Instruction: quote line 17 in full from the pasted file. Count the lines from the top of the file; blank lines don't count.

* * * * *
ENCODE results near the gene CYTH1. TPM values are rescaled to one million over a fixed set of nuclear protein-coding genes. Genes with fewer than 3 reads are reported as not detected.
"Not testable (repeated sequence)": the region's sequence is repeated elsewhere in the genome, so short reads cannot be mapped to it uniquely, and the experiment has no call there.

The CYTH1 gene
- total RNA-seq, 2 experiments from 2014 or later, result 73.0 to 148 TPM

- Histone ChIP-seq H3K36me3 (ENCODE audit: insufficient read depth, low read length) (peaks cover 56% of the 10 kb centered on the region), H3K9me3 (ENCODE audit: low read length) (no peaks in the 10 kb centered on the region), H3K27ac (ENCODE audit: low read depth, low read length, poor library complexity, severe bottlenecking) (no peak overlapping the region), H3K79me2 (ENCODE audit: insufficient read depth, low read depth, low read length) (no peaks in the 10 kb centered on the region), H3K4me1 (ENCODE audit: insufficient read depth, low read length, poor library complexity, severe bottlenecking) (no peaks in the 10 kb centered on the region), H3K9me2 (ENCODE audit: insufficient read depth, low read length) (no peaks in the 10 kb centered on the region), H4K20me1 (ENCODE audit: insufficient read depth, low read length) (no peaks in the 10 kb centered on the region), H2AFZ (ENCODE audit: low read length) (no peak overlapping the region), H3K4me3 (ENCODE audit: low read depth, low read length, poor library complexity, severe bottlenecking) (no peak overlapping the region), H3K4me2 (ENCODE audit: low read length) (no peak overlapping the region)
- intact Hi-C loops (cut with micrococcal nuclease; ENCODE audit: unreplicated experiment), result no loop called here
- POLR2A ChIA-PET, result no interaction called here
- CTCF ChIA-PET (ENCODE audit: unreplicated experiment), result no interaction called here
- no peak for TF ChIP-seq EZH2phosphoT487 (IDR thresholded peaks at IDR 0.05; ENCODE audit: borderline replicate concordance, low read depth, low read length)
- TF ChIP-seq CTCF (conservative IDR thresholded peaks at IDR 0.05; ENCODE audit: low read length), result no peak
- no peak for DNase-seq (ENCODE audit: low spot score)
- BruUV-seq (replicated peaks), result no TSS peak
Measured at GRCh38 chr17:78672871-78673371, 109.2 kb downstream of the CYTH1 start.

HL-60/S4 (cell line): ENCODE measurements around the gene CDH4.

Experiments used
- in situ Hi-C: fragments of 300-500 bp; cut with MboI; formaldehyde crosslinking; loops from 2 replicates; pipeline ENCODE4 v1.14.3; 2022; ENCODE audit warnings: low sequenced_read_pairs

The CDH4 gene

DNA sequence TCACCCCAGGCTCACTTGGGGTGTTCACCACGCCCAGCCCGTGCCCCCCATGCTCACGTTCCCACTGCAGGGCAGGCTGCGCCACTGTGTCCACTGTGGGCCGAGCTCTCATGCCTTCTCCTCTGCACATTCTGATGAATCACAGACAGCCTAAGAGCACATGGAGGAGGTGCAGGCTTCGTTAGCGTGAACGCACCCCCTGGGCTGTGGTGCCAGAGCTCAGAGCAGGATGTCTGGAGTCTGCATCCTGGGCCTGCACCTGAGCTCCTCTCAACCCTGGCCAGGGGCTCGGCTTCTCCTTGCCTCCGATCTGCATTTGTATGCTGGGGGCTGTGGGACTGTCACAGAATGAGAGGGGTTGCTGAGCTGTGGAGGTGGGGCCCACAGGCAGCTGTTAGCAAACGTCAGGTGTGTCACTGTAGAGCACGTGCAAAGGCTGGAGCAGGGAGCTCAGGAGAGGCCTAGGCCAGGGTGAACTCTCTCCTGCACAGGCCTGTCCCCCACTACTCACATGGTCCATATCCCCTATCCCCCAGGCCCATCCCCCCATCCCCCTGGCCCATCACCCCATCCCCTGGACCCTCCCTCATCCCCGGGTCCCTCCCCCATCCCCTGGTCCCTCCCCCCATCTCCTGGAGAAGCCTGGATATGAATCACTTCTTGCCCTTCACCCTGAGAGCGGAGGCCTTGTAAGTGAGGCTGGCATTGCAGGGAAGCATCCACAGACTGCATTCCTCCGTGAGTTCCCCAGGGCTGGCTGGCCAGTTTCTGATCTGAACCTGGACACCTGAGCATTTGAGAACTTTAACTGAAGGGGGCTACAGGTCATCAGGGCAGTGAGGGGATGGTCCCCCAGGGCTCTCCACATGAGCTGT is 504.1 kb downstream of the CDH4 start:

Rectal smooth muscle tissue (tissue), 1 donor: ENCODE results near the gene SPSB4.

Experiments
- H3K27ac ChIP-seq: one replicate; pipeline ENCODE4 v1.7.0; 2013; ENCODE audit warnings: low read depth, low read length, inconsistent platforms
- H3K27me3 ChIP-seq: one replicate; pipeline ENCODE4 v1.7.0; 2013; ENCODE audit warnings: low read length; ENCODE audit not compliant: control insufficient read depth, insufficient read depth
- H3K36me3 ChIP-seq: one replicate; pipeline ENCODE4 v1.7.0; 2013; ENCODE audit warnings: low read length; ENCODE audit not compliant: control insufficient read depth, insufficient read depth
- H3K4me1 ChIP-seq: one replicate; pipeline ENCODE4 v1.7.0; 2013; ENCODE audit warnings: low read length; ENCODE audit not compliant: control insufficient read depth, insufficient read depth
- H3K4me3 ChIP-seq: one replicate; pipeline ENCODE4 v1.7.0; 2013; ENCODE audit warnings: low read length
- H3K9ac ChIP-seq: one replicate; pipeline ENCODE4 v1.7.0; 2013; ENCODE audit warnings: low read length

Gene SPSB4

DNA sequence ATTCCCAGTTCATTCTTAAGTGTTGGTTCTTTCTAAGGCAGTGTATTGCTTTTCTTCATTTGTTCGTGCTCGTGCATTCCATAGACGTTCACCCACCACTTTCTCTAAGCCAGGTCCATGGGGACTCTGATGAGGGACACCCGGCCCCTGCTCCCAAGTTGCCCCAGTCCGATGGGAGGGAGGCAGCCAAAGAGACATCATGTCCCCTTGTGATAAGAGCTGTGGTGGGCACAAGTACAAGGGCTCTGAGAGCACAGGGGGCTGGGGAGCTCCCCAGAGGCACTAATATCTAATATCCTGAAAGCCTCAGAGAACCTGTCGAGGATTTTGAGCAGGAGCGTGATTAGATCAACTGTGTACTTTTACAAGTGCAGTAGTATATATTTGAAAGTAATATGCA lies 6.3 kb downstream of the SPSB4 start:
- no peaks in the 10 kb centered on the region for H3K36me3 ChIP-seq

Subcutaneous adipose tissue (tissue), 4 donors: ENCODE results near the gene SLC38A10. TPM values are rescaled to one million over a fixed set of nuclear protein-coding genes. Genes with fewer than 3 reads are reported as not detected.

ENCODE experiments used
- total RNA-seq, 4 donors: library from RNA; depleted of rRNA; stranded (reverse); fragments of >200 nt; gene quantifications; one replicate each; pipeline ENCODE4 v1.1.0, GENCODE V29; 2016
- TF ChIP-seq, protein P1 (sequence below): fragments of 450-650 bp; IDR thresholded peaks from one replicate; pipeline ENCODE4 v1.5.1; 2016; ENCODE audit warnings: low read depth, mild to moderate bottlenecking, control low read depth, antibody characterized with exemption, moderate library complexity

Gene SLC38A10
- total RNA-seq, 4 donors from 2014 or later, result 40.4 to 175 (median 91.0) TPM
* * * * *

The CDH4 gene